Montreal Canadiens forward Max Pacioretty was seriously injured in a home game against Boston this week. Pacorietty spent several minutes unconscious on the ice Tuesday night, and remains in hospital today with a concussion and a spinal fracture.
I'm not going to comment on how the incident that caused the injury is being handled by the police or the NHL. I was actually spurred to write this post because of how many times I've cringed when I heard someone official use the wrong word when describing Pacorietty's spinal injury. Every single report I heard on TV featured at least one person saying the hockey player had suffered "a fractured vertebrae."
OK, time for me to put on my grammar cop helmet! Please people, could we say "a fractured vertebra"? Please???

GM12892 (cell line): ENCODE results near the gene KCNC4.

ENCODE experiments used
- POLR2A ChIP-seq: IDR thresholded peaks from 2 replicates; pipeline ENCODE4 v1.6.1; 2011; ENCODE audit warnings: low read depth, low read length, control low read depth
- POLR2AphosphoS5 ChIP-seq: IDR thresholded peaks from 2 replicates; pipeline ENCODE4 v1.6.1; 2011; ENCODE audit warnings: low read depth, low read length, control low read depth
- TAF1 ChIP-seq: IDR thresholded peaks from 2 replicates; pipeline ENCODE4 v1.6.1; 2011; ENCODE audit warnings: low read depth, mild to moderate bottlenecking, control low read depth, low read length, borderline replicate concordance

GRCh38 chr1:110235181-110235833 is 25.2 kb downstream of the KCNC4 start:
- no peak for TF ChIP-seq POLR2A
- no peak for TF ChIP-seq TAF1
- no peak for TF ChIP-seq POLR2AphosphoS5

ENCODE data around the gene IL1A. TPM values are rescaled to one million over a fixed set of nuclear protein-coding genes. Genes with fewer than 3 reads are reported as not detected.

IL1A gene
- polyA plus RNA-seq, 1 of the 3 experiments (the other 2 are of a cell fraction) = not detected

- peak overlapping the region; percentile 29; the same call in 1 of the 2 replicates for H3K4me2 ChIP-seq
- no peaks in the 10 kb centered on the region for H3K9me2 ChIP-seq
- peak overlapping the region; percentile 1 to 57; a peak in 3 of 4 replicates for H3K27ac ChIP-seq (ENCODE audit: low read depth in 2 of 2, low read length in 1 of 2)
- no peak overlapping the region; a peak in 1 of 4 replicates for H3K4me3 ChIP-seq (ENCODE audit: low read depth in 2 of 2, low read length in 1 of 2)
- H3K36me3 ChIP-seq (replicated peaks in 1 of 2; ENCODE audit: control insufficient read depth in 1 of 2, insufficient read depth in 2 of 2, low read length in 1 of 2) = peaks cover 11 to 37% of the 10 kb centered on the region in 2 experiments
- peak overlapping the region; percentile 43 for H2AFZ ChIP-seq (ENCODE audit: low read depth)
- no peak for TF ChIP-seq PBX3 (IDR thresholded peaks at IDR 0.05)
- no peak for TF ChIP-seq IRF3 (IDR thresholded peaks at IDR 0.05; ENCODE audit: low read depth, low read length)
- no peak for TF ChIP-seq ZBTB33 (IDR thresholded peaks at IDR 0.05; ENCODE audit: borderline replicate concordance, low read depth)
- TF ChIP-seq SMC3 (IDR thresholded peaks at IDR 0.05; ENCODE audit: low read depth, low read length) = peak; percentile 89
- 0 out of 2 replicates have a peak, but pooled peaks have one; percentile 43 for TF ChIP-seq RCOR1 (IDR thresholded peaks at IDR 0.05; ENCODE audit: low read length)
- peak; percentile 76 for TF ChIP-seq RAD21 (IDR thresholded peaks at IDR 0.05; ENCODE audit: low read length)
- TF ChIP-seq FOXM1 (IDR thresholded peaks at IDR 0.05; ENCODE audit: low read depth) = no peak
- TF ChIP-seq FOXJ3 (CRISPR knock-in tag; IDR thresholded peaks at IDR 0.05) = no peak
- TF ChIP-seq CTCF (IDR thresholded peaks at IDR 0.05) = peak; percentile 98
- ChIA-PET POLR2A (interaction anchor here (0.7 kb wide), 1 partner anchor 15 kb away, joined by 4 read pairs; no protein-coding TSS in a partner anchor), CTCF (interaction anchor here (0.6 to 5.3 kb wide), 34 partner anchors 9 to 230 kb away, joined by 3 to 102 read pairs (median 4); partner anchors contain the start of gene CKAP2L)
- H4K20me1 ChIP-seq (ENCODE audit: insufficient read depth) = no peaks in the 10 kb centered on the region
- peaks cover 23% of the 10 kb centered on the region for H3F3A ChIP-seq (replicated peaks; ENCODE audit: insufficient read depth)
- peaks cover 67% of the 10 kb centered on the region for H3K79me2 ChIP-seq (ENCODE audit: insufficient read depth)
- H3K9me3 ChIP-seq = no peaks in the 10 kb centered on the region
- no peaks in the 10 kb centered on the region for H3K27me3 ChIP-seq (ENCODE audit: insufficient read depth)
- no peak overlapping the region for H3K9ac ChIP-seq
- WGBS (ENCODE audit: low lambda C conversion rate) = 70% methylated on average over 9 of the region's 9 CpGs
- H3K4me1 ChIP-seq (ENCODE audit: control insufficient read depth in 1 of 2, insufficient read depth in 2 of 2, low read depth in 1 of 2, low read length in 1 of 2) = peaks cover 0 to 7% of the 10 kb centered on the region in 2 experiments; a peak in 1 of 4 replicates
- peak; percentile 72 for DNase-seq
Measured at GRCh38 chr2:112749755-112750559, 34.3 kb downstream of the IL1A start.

"Vertebrae" is the plural of "vertebra" — just like "antennae" is the plural of "antenna." It's an unusual construct in English, I know. But in Latin, some plurals end in -ae, and some of those words have been borrowed into our language. It's one of those things we have to learn to do correctly, if we want to improve our use of English.
The good news is that all the text I found relating to the hockey injury correctly used the singular form "a fractured vertebra." And I'm willing to bet that all those news anchors and sportscasters saw "vertebra" on their prompters too. With so many folks getting the word wrong, perhaps some got confused and others just decided it was safer to go along with the crowd.
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